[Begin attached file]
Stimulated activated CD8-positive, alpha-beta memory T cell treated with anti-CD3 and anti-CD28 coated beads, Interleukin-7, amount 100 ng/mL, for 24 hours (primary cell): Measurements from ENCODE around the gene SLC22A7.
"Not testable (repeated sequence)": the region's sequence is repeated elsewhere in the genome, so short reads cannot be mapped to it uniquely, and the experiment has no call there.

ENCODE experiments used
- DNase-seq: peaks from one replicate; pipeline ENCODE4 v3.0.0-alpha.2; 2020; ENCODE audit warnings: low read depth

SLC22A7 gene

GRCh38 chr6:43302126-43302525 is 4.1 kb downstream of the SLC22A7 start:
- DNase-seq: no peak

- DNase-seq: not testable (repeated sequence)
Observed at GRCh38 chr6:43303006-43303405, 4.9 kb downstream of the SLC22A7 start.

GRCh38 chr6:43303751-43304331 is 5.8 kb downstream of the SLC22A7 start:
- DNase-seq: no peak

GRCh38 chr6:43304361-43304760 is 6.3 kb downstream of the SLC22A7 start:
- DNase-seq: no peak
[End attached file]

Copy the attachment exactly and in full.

Stimulated activated CD8-positive, alpha-beta memory T cell treated with anti-CD3 and anti-CD28 coated beads, Interleukin-7, amount 100 ng/mL, for 24 hours (primary cell): Measurements from ENCODE around the gene SLC22A7.
"Not testable (repeated sequence)": the region's sequence is repeated elsewhere in the genome, so short reads cannot be mapped to it uniquely, and the experiment has no call there.

ENCODE experiments used
- DNase-seq: peaks from one replicate; pipeline ENCODE4 v3.0.0-alpha.2; 2020; ENCODE audit warnings: low read depth

SLC22A7 gene

GRCh38 chr6:43302126-43302525 is 4.1 kb downstream of the SLC22A7 start:
- DNase-seq: no peak

- DNase-seq: not testable (repeated sequence)
Observed at GRCh38 chr6:43303006-43303405, 4.9 kb downstream of the SLC22A7 start.

GRCh38 chr6:43303751-43304331 is 5.8 kb downstream of the SLC22A7 start:
- DNase-seq: no peak

GRCh38 chr6:43304361-43304760 is 6.3 kb downstream of the SLC22A7 start:
- DNase-seq: no peak